Chronicle of Nowhere
Taiwan〡2022〡Exp〡Color, BW〡24 min〡Mandarin
✧ 2022 Taiwan International Documentary Festival
✧ 2022 Experimental, Golden Harvest Awards for Outstanding Short Films
During the martial law period, along the coastline engulfed by solemn silence, a group of anachronistic architectures emerged out of nowhere. UFO Houses, featuring colorful and smooth oval-shaped plastic contours, were elegantly named “Exquisite Space Pod Houses” by the locals.In a way, it secretly became a hub of futurism even before Taiwanese society fully embraced modernism. Man-made landscapes manifested a brand-new value in line with the great utopian vision: the future is light, colorful, technological, consumer-oriented and sentimental.Even an enduring myth passed down from generation to generation cannot escape the fate of word of mouth. A half century later, we stood on the same coast with a retrospective gaze. The landscapes of the past looked utterly foreign, but when we attempted to look into the future, we were soon overwhelmed by a sense of déjà vu.
CHEN Chun-Tien studied at the Tainan National University of the Arts, Graduate Institute of Studies in Documentary. As a filmmaker, he explores various fields of visual arts including documentary, animation and experimental films. His animation work SICK BUILDING SYNDROME (2015) was presented at domestic and international festivals, including Taipei Film Festival and Kaohsiung Film Festival. His documentary IN MEMORY OF CHINATOWN (2016) uses experimental methods to explore urban renewal issues, selected in the New Asian Currents competition of Yamagata International Film Festival.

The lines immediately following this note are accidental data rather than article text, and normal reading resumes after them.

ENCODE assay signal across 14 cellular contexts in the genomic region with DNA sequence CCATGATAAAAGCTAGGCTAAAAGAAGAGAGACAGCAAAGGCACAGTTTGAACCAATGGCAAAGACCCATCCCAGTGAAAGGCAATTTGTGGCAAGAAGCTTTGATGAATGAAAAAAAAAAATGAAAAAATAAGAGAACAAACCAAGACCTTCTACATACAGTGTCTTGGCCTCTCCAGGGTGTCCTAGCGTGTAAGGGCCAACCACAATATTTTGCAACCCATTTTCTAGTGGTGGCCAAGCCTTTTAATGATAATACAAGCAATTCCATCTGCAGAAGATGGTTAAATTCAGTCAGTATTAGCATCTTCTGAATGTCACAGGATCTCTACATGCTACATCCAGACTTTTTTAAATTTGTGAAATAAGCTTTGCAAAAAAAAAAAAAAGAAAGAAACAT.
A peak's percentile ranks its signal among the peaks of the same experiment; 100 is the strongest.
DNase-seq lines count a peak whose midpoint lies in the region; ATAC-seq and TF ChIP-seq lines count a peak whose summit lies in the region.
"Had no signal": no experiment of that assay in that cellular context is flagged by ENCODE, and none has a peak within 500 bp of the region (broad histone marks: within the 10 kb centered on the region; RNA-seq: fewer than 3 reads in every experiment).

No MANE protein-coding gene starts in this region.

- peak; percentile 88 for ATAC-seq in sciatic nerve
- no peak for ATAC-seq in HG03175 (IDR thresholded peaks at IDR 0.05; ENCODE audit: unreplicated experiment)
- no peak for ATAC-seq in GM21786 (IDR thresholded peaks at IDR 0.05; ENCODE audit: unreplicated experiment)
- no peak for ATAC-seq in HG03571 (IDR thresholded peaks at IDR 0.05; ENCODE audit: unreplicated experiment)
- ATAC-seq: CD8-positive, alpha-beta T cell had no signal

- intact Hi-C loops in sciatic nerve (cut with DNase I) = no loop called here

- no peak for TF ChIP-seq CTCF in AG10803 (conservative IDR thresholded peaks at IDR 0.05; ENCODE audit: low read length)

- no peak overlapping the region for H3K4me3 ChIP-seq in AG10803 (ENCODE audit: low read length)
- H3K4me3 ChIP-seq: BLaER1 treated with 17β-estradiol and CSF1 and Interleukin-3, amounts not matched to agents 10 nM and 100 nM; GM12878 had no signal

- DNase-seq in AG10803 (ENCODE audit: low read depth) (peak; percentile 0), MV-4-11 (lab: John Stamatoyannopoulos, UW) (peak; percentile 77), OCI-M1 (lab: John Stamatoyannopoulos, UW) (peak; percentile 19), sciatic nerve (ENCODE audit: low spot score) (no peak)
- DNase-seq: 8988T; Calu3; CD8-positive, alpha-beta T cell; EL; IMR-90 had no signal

11.04 ㊄ 17：20〡台南新光影城 4 廳
11.09 ㊂ 18：30〡台南新光影城 4 廳〡★ Q&A session with the Director
同場放映：《As Time Goes By》《K 的房間》《非常，非常，非常地》《你誰》
An architecture can manifest the multiple facets of political, economic, and cultural influences within a specific time frame. My previous work, IN MEMORY OF THE CHINATOWN, documents the last days of the “Chinatown” in Tainan City before demolition. The once bustling residential and commercial complex, an architecture style popularized in the 1990s, has embodied some older generation’s nostalgic imagination toward China. This time, I am drawn to spaceship houses made of plastics, the so-called “UFO Houses”, on the northern coastline. Originating from futuristic mania in Western societies, the idea of UFO Houses was repackaged into beachfront resort advertisements in Taiwan. Catering to the fantasy of American life, such an idea was embraced by frenzy phenomena of housing transactions and tourism brought by economic boom. After decades, real estate speculators and opportunists were long gone, what remains is the northeast monsoon wind howling across the semi-abandoned houses. After all, history is repeating itself, akin to annual crab migration. With this essay film, I attempt to combine still photography, digital and celluloid materials, as to document a peculiar sight that once conjured thoughts of a more hopeful time and has witnessed never-ending repetition and futility of human behaviors.